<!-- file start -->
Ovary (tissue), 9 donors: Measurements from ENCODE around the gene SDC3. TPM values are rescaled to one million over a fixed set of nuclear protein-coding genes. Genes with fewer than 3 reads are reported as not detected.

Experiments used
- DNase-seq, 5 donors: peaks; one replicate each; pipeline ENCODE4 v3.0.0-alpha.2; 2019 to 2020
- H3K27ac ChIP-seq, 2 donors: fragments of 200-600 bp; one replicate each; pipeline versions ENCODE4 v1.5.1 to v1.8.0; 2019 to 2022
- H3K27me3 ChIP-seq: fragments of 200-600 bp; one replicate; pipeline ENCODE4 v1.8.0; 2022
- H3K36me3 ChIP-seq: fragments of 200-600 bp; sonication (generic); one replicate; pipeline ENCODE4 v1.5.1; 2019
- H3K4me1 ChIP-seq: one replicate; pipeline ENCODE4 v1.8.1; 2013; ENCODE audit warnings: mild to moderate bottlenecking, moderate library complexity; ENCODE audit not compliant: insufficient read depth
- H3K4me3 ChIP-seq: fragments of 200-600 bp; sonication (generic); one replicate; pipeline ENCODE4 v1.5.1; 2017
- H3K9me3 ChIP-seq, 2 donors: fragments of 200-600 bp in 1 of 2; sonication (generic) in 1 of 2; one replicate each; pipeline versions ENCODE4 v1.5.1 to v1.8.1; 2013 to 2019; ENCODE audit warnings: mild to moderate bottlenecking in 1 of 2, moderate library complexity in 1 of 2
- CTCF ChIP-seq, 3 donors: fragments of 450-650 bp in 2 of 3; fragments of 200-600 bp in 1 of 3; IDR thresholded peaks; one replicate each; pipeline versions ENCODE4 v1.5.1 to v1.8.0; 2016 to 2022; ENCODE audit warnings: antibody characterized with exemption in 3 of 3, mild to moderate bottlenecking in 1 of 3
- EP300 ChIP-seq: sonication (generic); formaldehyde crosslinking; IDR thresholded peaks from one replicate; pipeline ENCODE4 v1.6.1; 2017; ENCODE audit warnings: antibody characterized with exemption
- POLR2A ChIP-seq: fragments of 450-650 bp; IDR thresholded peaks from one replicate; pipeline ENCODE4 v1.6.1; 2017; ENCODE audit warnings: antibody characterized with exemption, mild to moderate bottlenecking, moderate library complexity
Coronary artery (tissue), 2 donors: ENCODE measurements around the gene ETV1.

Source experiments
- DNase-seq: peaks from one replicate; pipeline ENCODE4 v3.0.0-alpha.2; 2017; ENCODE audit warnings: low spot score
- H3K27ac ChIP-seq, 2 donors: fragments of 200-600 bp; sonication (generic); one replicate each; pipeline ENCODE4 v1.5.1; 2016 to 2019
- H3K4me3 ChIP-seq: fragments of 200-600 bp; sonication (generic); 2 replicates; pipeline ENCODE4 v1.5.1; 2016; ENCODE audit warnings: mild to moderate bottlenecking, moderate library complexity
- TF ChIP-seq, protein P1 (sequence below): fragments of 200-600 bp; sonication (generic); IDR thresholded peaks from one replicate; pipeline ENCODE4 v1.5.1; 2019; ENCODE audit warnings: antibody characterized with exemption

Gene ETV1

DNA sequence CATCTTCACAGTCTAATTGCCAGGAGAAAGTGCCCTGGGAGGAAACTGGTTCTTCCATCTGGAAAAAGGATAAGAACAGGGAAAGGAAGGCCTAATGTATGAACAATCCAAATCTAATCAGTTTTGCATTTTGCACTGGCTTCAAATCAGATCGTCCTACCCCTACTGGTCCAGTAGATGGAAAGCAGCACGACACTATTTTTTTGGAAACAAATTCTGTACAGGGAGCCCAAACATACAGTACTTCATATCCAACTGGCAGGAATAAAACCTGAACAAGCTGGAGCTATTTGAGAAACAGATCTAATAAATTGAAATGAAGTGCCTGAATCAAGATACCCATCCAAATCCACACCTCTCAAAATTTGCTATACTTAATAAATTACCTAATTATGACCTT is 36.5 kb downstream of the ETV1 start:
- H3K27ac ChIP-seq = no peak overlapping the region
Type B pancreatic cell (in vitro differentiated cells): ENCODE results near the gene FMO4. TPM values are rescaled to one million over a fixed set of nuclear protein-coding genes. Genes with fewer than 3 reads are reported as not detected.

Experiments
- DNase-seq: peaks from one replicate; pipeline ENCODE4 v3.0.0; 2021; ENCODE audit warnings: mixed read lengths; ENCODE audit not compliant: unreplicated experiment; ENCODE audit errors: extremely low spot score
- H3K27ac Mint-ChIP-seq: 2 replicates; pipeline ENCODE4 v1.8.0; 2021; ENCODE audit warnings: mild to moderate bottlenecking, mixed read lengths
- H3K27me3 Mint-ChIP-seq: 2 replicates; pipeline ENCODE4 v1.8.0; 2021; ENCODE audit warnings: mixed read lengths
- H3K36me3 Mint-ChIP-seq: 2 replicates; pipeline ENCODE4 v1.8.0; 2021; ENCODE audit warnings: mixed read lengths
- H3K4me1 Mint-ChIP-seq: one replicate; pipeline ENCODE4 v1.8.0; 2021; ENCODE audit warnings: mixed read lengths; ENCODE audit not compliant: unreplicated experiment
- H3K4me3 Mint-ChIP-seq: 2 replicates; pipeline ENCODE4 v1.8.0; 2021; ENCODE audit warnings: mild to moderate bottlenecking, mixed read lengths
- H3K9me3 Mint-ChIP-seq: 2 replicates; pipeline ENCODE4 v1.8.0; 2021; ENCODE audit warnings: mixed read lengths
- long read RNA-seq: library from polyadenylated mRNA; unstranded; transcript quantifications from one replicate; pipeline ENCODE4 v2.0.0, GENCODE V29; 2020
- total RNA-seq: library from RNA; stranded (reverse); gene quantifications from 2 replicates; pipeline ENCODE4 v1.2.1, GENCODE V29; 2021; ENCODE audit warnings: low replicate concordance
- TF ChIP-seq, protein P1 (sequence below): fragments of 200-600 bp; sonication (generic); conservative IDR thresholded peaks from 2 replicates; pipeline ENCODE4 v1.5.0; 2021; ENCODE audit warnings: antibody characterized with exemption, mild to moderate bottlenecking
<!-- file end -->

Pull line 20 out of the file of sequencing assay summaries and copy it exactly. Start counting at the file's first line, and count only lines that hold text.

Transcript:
DNA sequence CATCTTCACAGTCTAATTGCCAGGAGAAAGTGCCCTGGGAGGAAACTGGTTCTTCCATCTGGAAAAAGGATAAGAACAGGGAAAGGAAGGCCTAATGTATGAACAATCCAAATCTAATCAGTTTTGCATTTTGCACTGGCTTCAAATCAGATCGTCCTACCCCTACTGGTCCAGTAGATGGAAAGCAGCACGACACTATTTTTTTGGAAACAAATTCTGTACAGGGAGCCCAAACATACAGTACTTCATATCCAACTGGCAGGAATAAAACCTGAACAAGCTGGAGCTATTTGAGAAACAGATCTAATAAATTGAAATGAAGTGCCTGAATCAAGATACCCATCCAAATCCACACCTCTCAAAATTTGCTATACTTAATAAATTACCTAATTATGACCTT is 36.5 kb downstream of the ETV1 start: